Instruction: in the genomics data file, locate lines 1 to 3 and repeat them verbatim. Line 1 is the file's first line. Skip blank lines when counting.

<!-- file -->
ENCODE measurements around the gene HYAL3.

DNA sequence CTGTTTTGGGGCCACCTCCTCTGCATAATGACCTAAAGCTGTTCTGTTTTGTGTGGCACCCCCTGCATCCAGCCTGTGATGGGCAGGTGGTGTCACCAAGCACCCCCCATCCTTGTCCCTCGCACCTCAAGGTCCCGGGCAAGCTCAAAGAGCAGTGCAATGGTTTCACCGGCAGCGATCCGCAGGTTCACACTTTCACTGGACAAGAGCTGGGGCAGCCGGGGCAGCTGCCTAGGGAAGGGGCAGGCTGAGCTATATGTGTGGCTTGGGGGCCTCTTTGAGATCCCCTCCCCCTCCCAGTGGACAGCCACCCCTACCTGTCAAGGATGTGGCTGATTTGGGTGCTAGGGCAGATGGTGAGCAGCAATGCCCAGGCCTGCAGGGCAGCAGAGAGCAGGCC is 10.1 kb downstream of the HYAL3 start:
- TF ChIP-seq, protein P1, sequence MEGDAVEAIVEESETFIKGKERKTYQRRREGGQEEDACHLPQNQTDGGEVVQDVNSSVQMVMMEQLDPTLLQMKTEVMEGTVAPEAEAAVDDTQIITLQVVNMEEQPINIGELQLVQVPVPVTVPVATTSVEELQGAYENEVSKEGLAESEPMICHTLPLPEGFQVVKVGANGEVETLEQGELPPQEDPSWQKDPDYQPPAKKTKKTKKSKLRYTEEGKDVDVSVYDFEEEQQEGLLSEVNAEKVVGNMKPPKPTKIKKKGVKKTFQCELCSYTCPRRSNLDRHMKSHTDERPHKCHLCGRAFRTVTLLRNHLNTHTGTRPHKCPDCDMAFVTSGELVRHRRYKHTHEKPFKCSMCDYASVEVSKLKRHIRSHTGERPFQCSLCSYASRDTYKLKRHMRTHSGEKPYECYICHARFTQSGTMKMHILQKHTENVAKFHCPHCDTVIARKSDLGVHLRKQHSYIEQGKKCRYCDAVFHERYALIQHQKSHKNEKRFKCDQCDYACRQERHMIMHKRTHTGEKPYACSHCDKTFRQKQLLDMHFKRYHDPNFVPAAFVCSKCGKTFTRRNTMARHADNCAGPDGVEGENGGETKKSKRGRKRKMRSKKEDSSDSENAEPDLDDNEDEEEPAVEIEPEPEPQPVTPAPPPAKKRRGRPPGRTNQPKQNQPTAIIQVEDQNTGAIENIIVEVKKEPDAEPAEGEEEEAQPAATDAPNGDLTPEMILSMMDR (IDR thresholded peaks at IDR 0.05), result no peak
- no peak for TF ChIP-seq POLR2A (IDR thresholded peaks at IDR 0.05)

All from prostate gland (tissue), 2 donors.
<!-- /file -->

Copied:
ENCODE measurements around the gene HYAL3.

DNA sequence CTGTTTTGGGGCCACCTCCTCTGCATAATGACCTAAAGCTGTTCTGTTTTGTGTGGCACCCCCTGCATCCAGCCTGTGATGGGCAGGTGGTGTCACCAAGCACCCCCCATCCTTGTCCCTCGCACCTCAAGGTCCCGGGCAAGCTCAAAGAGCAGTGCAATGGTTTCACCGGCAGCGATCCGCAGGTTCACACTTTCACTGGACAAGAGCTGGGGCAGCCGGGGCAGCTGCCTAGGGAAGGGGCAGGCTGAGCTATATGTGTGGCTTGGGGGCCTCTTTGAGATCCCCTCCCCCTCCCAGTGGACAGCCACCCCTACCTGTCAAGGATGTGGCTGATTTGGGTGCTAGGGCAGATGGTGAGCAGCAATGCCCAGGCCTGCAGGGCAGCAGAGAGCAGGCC is 10.1 kb downstream of the HYAL3 start:
- TF ChIP-seq, protein P1, sequence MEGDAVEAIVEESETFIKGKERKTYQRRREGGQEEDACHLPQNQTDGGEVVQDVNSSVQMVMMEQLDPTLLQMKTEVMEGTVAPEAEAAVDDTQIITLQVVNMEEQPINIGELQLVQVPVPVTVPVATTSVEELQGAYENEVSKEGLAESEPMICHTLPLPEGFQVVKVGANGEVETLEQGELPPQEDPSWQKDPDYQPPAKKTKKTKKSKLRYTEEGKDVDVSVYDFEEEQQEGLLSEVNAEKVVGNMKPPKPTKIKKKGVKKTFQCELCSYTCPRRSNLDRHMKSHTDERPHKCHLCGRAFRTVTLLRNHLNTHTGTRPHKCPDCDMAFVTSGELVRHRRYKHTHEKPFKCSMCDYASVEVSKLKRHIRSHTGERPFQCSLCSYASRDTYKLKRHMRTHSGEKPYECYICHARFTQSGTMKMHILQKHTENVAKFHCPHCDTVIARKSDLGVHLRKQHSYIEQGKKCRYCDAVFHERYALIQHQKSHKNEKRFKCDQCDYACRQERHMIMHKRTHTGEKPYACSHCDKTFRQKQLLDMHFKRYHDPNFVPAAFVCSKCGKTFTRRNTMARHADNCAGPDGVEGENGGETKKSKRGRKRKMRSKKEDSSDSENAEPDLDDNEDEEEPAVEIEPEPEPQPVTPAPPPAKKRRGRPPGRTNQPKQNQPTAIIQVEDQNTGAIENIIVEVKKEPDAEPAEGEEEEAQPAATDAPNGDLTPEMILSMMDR (IDR thresholded peaks at IDR 0.05), result no peak